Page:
Open Data: Central To Transparency And Accountability In Extractive

Open data policy is the governance instrument on making data publicly available, accessible, and usable in a simplified format. It is a growing advocacy tool for effective policy and evidence-based engagement.

Open data facilitates greater transparency, efficient services delivery, and encourages greater public and commercial use and re-use of government and companies’ information for the benefit of the citizenry; it helps them in making informed decision. Open data is an important instrument in the anti-corruption sector and other sectors that need the use of data.

Open data is also an important stepping-stone towards EITI mainstreaming. This is about opening up mining sector revenue and receipt system by the government and companies by entrenching the EITI’s disclosure requirements into routine reporting. In addition, it is the collaboration with relevant stakeholders to ensure that data/information supplied is used by the many.

The EITI Principles declare that “a public understanding of government revenues and expenditure over time help public debate and inform the choice of appropriate and realistic options for sustainable development” (EITI Principle 4). The EITI Standard, therefore, requires EITI Reports that are “comprehensible, actively promoted, publicly accessible, and contribute to public debate” (EITI Requirement 7.1).

The EITI is always introducing a range of new reporting requirements such as the production volume, coverage of social payments and upcoming beneficial ownership reporting and open contracting etc. Some of the areas that the EITI have used data is on the issue of improved mandatory disclosure and timely reporting

Some key advantages of open data policy as a form of policy engagement include; citizens empowerment, to help civil societies and government and to create value in some other positive, constructive way. Added to this the Open data is only a waypoint on the road to improving reporting of other extractive sector value chain. It can also be adapted to other forms of government engagement. With this improvement in transparency and accountability, the citizenry will also benefit from improving education, improving government and other stakeholder’s governance and service. It is also a building tool to solve other real-world problems.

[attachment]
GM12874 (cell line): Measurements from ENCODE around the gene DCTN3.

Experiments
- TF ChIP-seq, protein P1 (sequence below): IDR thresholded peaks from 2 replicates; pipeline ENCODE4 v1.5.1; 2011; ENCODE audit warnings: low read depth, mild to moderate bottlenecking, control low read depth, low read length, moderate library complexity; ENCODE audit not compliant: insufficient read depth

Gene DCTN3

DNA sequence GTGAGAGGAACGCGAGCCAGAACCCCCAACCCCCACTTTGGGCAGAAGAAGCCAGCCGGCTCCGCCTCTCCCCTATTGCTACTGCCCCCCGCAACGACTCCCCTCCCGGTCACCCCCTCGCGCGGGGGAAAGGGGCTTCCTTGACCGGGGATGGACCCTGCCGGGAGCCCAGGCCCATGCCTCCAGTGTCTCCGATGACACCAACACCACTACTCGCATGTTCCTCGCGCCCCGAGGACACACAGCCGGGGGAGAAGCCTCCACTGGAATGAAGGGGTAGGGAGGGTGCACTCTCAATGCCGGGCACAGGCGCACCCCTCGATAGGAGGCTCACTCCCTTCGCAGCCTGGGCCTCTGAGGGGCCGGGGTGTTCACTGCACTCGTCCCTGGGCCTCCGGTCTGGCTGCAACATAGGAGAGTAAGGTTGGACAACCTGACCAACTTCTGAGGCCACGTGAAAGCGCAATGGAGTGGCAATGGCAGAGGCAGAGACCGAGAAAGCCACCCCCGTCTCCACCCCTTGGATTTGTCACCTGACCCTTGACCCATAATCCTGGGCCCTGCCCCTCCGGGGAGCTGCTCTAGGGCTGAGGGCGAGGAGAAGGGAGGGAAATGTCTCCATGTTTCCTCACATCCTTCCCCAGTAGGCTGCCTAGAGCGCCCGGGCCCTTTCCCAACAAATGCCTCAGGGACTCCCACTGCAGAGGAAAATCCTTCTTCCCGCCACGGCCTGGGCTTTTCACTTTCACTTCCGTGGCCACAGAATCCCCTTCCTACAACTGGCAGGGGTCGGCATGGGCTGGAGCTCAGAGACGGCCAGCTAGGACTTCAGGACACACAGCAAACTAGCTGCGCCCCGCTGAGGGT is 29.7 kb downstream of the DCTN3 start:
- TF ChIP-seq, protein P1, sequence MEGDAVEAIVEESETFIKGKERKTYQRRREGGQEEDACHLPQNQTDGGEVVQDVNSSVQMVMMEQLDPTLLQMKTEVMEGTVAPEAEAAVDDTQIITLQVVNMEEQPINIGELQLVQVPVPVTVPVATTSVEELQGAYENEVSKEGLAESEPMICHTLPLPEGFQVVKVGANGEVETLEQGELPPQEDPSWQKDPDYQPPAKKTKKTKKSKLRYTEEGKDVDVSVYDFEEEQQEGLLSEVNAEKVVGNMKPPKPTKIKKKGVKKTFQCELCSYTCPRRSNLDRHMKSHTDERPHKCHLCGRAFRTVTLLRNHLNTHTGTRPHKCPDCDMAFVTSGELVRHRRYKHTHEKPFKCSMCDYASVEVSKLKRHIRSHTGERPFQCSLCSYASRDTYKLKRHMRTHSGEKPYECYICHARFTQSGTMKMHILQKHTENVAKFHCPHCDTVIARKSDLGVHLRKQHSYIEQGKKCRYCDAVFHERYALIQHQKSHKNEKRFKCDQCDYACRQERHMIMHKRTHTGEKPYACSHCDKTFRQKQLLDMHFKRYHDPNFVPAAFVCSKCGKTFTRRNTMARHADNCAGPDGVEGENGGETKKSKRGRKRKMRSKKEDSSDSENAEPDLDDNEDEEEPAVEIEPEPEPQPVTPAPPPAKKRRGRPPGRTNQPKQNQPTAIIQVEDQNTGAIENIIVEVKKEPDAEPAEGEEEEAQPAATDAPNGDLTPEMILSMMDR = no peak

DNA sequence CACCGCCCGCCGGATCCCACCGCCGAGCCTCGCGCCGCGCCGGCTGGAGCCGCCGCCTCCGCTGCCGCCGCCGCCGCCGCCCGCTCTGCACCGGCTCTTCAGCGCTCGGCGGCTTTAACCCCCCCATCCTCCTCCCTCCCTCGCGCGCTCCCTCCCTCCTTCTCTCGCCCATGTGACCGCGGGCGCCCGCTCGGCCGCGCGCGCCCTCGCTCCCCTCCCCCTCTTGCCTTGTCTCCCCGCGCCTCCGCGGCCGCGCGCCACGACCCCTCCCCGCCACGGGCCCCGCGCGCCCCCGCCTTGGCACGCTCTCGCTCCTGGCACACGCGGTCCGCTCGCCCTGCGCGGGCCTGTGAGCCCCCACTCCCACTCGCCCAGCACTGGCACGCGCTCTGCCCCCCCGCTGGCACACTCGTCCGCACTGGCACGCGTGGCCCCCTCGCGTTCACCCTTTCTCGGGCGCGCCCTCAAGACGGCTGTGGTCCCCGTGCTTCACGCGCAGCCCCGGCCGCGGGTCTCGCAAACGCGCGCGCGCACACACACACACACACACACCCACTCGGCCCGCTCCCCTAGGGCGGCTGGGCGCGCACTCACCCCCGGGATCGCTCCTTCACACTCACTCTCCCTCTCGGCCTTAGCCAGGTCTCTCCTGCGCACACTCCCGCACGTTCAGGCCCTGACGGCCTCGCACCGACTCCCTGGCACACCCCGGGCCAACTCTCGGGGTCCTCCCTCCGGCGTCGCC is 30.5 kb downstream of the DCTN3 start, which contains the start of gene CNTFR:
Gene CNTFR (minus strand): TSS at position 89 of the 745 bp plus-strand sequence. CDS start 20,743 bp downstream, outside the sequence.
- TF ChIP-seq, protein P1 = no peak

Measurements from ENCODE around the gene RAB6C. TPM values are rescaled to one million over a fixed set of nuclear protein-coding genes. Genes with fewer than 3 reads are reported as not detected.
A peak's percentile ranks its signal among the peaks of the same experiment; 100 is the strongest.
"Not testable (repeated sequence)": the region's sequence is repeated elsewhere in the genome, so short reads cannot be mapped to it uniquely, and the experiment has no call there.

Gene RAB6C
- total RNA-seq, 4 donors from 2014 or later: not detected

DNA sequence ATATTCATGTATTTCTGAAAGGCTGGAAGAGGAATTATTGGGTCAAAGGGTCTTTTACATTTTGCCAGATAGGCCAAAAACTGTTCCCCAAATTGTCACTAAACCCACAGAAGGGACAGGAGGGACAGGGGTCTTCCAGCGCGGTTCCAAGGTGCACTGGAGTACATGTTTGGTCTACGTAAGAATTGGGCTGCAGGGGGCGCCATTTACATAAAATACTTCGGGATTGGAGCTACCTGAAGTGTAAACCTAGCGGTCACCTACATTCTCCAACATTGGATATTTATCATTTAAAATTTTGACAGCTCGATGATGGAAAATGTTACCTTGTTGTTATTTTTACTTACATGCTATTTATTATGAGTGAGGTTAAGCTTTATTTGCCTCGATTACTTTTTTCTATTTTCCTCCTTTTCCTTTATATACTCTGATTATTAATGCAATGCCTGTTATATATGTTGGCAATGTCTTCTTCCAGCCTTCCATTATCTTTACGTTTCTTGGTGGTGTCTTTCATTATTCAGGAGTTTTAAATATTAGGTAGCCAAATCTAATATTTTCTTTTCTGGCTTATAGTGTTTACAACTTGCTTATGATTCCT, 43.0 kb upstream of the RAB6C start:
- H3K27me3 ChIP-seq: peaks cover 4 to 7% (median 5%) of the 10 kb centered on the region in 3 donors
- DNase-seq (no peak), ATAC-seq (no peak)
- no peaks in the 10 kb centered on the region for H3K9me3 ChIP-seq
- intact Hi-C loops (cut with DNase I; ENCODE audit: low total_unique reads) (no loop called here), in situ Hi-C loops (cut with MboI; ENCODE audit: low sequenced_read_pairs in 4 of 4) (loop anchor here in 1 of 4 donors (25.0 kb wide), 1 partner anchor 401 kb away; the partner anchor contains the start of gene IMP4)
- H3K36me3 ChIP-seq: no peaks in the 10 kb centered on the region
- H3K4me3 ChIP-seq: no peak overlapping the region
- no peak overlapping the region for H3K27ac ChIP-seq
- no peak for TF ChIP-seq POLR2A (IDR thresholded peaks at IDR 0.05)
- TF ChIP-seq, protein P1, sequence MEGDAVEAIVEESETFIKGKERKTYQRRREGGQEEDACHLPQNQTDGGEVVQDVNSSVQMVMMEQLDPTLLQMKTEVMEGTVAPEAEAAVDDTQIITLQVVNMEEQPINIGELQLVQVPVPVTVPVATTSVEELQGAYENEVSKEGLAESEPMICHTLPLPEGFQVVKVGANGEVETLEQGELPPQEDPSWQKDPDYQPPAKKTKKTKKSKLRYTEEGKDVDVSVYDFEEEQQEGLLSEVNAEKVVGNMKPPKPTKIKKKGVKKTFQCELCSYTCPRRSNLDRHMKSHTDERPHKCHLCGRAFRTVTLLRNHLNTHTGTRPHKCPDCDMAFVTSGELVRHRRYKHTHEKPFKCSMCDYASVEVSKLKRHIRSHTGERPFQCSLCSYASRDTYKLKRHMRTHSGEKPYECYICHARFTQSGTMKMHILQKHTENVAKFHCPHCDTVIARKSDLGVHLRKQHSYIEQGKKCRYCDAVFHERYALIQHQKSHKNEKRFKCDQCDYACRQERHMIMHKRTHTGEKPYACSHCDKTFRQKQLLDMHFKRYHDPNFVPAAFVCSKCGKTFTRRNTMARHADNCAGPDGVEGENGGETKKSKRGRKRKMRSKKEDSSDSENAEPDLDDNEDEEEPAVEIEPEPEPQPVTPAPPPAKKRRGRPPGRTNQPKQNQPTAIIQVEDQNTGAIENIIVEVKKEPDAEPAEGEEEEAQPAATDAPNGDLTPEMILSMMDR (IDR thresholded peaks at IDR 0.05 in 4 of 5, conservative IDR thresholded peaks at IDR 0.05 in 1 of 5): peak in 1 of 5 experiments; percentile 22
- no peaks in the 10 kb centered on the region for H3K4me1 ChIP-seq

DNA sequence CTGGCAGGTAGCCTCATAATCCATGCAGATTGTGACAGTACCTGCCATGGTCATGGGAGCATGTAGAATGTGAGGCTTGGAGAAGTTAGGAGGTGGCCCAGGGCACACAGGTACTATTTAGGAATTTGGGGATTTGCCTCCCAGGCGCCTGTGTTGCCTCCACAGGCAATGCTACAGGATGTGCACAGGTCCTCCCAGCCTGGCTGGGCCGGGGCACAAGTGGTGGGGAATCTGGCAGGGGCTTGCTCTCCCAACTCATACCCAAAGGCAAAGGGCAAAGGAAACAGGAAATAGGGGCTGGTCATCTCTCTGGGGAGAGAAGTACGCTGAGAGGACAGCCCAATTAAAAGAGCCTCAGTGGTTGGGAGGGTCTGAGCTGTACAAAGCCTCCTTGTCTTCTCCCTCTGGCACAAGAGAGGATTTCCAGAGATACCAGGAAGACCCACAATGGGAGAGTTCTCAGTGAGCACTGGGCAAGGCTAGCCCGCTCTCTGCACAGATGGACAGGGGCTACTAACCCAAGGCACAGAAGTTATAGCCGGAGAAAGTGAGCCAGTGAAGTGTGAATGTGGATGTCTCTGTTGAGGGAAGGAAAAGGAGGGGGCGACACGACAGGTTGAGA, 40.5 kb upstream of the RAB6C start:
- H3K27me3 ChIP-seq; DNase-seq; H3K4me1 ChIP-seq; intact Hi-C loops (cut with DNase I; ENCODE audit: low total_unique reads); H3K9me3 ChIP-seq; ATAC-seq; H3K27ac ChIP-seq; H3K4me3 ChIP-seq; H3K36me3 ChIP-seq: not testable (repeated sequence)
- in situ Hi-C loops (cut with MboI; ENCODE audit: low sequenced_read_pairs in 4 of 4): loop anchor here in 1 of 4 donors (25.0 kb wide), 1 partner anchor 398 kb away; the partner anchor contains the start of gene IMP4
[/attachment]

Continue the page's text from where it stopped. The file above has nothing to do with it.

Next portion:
There are numerous arguments in support of open data as a tool in governance. Some of these include that most of the data being sort should be made available for citizens to interrogate and use for public good. In addition, data is required for the smooth process of running human activities and socio-economic development.

For the extractive sector, data helps in increasing transparency of government and business activities: awareness about how countries’ revenues from natural resources are used, and how extractive revenues are spent by the government. This would also ensure a better extractive sector management and utilization. In addition, it is a viable tool that promotes good governance, fight against corruption and enhanced public debate on extractive issues and other social issues. For the government, it aids in improving an effective policy-making process, proper planning and utilization of resources.

In general, open data ensures free access to and subsequent re-use of data that are of significant value to society and the economy. The use of mandatory disclosure laws from listed companies in EU, Norway, UK and Canada can be a good change to transparency and accountability in Africa and Nigeria in particular. These countries require oil, mining and gas companies listed or headquartered in those jurisdictions to publish their payments at every level of government for every project and in every country in which they operate.

For  PWYP Nigeria through the Publish What You Pay data extractors program, we have used data from the program as advocacy tool towards ensuring transparency and accountability in the Shell payment to Nigeria government national oil companies and other covered entities in the 2015 payment.

NEITI and some other agencies through the FOIA and their Open data policy are trying to make the availability of data to comply with the open data policy. NEITI has the mandate for extractive data availability. They have equally aligned with the FOIA to ensure the disclosure of data. The Freedom of Information Act (FOIA) in Nigeria ensures the better request for information and obligation by the agencies and organs of government to disclose information. The proactive disclosure of data and the availability of NEITI data through the audit reports have increased the compliance to open data policy. In Nigeria, we need to encourage the different stakeholders and government agencies to adopt the open data policy. This will ensure the availability of data that satisfies the supply and demand part of the bargain.

The extractive business is generally considered one of the world’s most opaque. Initiatives like the Open Government partnership, open contracting and others are viable initiatives to ensure transparency. We are entering the era of Big Data, which will extend to the oil and mining industries.

Source of article: Publish What You Pay-Nigeria
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